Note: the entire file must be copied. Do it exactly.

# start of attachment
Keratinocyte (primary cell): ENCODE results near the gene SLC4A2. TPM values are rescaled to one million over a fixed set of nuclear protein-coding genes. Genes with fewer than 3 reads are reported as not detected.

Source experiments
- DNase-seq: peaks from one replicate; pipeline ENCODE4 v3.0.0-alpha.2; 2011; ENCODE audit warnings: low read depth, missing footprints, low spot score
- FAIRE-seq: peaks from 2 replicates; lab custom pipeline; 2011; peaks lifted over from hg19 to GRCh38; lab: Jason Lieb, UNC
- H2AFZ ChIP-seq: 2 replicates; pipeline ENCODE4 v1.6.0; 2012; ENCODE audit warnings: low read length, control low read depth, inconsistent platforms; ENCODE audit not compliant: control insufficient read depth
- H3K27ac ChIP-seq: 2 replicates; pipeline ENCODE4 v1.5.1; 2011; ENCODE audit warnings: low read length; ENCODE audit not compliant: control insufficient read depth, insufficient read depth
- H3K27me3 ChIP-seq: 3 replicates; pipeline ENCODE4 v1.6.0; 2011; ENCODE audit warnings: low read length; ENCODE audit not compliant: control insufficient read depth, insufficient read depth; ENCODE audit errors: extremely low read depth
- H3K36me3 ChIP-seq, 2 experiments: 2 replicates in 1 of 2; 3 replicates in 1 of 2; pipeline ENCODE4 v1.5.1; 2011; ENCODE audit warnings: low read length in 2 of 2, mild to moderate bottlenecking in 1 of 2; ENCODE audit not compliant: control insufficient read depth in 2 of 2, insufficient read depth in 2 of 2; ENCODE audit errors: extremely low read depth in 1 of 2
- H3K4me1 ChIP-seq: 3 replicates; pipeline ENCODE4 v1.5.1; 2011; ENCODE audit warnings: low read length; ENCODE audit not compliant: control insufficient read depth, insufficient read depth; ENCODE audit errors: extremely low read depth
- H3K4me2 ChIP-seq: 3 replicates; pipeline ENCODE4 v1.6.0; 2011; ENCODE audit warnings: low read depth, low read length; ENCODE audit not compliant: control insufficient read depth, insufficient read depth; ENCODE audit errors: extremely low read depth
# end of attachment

Keratinocyte (primary cell): ENCODE results near the gene SLC4A2. TPM values are rescaled to one million over a fixed set of nuclear protein-coding genes. Genes with fewer than 3 reads are reported as not detected.

Source experiments
- DNase-seq: peaks from one replicate; pipeline ENCODE4 v3.0.0-alpha.2; 2011; ENCODE audit warnings: low read depth, missing footprints, low spot score
- FAIRE-seq: peaks from 2 replicates; lab custom pipeline; 2011; peaks lifted over from hg19 to GRCh38; lab: Jason Lieb, UNC
- H2AFZ ChIP-seq: 2 replicates; pipeline ENCODE4 v1.6.0; 2012; ENCODE audit warnings: low read length, control low read depth, inconsistent platforms; ENCODE audit not compliant: control insufficient read depth
- H3K27ac ChIP-seq: 2 replicates; pipeline ENCODE4 v1.5.1; 2011; ENCODE audit warnings: low read length; ENCODE audit not compliant: control insufficient read depth, insufficient read depth
- H3K27me3 ChIP-seq: 3 replicates; pipeline ENCODE4 v1.6.0; 2011; ENCODE audit warnings: low read length; ENCODE audit not compliant: control insufficient read depth, insufficient read depth; ENCODE audit errors: extremely low read depth
- H3K36me3 ChIP-seq, 2 experiments: 2 replicates in 1 of 2; 3 replicates in 1 of 2; pipeline ENCODE4 v1.5.1; 2011; ENCODE audit warnings: low read length in 2 of 2, mild to moderate bottlenecking in 1 of 2; ENCODE audit not compliant: control insufficient read depth in 2 of 2, insufficient read depth in 2 of 2; ENCODE audit errors: extremely low read depth in 1 of 2
- H3K4me1 ChIP-seq: 3 replicates; pipeline ENCODE4 v1.5.1; 2011; ENCODE audit warnings: low read length; ENCODE audit not compliant: control insufficient read depth, insufficient read depth; ENCODE audit errors: extremely low read depth
- H3K4me2 ChIP-seq: 3 replicates; pipeline ENCODE4 v1.6.0; 2011; ENCODE audit warnings: low read depth, low read length; ENCODE audit not compliant: control insufficient read depth, insufficient read depth; ENCODE audit errors: extremely low read depth